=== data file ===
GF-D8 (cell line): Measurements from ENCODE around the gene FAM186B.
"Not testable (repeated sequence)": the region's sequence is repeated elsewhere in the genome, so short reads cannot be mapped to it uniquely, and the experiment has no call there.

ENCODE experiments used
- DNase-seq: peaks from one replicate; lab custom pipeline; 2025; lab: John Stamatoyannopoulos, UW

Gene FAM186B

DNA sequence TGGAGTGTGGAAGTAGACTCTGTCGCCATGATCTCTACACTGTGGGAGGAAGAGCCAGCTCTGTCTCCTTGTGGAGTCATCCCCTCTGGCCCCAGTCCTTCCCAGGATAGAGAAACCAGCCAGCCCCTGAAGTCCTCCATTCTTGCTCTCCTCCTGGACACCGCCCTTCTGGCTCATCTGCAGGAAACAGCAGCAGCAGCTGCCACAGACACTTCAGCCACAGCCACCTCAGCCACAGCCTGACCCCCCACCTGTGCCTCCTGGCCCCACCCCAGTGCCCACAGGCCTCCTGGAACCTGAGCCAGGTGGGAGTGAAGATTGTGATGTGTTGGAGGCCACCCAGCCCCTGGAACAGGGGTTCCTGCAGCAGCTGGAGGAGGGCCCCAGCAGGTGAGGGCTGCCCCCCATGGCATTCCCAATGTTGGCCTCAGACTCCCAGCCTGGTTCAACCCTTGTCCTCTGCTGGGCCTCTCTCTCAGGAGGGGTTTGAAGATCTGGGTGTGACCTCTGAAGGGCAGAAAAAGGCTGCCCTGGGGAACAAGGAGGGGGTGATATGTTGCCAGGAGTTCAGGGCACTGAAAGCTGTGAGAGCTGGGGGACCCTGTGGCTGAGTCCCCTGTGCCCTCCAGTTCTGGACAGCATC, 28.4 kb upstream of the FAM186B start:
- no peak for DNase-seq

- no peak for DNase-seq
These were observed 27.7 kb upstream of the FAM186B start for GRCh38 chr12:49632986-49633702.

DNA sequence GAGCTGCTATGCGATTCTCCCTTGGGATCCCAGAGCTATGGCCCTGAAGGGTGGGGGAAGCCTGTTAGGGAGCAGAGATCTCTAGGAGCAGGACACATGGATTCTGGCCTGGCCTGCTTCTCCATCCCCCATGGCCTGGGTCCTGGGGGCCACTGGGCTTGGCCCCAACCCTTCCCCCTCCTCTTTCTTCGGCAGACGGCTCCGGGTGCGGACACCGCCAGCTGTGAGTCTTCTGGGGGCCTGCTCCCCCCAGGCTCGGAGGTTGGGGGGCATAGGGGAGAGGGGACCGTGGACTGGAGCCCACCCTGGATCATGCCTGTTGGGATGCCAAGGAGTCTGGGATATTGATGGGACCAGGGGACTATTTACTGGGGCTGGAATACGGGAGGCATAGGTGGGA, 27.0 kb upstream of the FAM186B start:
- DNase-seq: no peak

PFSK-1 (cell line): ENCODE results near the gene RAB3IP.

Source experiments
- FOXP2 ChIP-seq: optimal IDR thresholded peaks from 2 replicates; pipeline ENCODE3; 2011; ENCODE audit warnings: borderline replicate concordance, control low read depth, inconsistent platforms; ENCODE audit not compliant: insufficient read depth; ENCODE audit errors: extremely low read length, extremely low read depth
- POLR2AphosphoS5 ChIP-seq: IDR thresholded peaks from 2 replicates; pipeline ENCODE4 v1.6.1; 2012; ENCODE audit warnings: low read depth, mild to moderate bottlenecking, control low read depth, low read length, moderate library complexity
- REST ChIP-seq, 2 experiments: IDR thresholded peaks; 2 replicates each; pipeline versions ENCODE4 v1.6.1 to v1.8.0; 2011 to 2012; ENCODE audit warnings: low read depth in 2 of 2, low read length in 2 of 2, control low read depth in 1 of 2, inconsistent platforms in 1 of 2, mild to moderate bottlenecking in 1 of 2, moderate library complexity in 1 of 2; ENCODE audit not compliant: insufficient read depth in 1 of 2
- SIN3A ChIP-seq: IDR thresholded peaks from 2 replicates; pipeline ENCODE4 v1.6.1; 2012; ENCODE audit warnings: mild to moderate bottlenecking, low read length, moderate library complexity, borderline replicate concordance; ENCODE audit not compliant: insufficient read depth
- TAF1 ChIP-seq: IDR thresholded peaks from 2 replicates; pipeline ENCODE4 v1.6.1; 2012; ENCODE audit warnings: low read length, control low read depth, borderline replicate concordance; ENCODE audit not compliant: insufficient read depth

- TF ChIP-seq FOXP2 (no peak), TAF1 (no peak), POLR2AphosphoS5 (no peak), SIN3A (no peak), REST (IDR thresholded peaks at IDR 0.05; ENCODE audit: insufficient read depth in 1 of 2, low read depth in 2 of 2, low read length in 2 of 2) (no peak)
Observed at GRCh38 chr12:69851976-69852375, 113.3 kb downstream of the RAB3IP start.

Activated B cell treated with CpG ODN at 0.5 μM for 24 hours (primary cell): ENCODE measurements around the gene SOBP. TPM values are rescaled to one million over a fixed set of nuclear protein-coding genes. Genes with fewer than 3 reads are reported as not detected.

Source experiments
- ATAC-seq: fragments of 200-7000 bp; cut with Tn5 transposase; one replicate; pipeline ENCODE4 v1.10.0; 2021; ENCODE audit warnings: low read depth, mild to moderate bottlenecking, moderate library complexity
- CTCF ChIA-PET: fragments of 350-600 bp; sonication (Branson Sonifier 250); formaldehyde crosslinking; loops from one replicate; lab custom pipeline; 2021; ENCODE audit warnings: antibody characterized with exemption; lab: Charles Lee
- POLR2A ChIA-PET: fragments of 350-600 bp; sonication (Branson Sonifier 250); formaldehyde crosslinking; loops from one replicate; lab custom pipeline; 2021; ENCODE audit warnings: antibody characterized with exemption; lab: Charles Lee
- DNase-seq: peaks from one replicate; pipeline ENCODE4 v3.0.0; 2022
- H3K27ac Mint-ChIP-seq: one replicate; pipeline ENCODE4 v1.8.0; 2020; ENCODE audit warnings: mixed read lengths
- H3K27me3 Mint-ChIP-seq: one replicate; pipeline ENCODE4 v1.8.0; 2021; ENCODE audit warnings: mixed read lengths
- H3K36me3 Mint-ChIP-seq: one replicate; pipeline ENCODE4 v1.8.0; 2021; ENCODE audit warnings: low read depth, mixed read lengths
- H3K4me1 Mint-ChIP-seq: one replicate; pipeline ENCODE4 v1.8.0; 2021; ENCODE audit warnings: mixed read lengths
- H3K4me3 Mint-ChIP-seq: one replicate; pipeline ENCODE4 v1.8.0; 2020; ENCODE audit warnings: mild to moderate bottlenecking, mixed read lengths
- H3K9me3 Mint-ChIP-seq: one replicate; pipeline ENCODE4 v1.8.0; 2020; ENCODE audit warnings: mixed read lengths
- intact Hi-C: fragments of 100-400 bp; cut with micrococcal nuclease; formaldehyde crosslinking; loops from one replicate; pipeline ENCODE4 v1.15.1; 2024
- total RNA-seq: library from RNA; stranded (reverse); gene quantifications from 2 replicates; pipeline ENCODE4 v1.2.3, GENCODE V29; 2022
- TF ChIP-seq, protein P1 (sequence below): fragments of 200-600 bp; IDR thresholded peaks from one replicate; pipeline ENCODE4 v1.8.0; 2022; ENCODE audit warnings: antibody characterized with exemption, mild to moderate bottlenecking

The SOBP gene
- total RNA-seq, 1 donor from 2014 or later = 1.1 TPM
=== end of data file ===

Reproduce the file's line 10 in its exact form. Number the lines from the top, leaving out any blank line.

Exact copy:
DNA sequence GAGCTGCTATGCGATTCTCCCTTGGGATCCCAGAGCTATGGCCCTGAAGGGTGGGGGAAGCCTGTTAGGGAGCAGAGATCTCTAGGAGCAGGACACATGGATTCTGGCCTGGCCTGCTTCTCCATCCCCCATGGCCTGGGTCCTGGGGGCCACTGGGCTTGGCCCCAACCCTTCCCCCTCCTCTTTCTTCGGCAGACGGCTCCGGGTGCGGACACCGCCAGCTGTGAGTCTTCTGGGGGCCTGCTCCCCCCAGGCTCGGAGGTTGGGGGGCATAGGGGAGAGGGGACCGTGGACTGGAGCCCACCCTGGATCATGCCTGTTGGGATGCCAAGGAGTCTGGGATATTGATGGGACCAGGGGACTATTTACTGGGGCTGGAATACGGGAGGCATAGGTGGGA, 27.0 kb upstream of the FAM186B start: